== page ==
Nearly 40,000 Women in New York Living with HIV/AIDS, More Than Any Other State

Thursday is National Women and Girls HIV/AIDS Awareness Day

ALBANY, N.Y. (March 9, 2011) – Thursday, March 10, marks the sixth annual observance of National Women and Girls HIV/AIDS Awareness Day, focusing attention on the serious toll the epidemic has taken on women and girls. Approximately 280,000 women in the United States are living with HIV/AIDS, with more of them living in New York than any other state.

"HIV is often incorrectly perceived as a disease only of gay men and men who inject drugs," said State Health Commissioner Nirav R. Shah, M.D., M.P.H. "As the data in New York shows, this is a dangerous misconception. I strongly encourage everyone to discuss the issue of HIV with at least one woman or girl. We have a shared responsibility to protect our mothers, sisters, daughters, partners and friends."

There were 39,054 women in New York State reported living with HIV/AIDS as of December 2009, the most recent data available. Women of color make up approximately 89 percent of those cases. Most women received their diagnosis of HIV between the ages of 30 and 49, and the most significant factor associated with transmission was heterosexual contact.

Governor Andrew M. Cuomo's Executive Budget sustains New York's commitment to fighting the HIV/AIDS epidemic. HIV/AIDS funding for Aid to Localities and the AIDS Drug Assistance Program would remain level, and the budget maintains access to health care and related services for persons with HIV/AIDS.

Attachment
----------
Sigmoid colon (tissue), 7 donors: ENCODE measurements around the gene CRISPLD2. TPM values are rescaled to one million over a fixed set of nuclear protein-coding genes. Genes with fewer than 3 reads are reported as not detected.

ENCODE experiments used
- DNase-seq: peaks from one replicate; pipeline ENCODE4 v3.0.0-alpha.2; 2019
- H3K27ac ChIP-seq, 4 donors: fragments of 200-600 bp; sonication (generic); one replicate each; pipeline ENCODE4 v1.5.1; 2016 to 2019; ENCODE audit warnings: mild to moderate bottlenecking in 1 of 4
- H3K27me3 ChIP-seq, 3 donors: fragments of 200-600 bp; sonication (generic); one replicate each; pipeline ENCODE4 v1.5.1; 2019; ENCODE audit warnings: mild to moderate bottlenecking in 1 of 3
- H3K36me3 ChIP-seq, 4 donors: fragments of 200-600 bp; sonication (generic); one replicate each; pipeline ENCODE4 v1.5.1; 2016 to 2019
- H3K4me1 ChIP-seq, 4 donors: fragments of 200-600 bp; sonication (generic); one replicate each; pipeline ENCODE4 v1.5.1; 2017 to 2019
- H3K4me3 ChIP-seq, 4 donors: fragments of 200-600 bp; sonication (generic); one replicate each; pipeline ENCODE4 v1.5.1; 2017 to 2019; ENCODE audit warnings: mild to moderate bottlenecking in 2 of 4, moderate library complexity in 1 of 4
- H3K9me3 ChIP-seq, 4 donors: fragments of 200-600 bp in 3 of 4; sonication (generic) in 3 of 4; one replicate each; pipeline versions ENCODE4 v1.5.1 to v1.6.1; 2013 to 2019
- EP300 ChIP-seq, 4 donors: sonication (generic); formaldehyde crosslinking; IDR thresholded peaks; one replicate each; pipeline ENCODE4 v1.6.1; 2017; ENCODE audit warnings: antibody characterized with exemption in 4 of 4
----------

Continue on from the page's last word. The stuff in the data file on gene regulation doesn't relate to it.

"The earlier an HIV infection is diagnosed, the better the prospects are for maintaining an individual in good health and for preventing further transmission," said Humberto Cruz, Director of the AIDS Institute at the New York State Department of Health (DOH). "Our new HIV testing law should help get many more women tested as part of their normal health care routine. We also want all sexually active New Yorkers, including women, to be routinely screened and treated for sexually transmitted diseases (STDs), since persons with STDs are much more likely to acquire or transmit HIV."

Evidence indicates that, due to delays in seeking testing, many people are diagnosed so late in the course of their HIV disease that they have already developed full blown AIDS. Approximately 31 percent of women in New York newly diagnosed with HIV/AIDS receive an AIDS diagnosis at the same time or within 12 months of their initial HIV diagnosis, representing "late diagnoses."

A new law that took effect in New York State in September 2010 seeks to make HIV testing part of routine health care. Under the law, HIV testing must be offered to all persons 13 to 64 years of age who receive hospital or primary care services anywhere in the state. The offer to test must be made to inpatients, persons seeking services in emergency departments, and persons receiving primary care as an outpatient at a clinic or from a physician, physician assistant, nurse practitioner or midwife.

All women should be tested for HIV, but especially those who have:

  • Had unprotected sex with multiple partners or with anyone whose HIV status is unknown;
  • Been diagnosed with or treated for hepatitis, tuberculosis, or an STD such as gonorrhea, Chlamydia, or syphilis;
  • Injected drugs or steroids or shared equipment (such as needles, syringes, and works); or
  • Exchanged sex for drugs or money.

New Yorkers who wish to schedule a free rapid HIV test may call the toll-free confidential NYS DOH AIDS hotline at 1-800-541-AIDS. Additional information about the DOH anonymous HIV counseling and testing program is available at .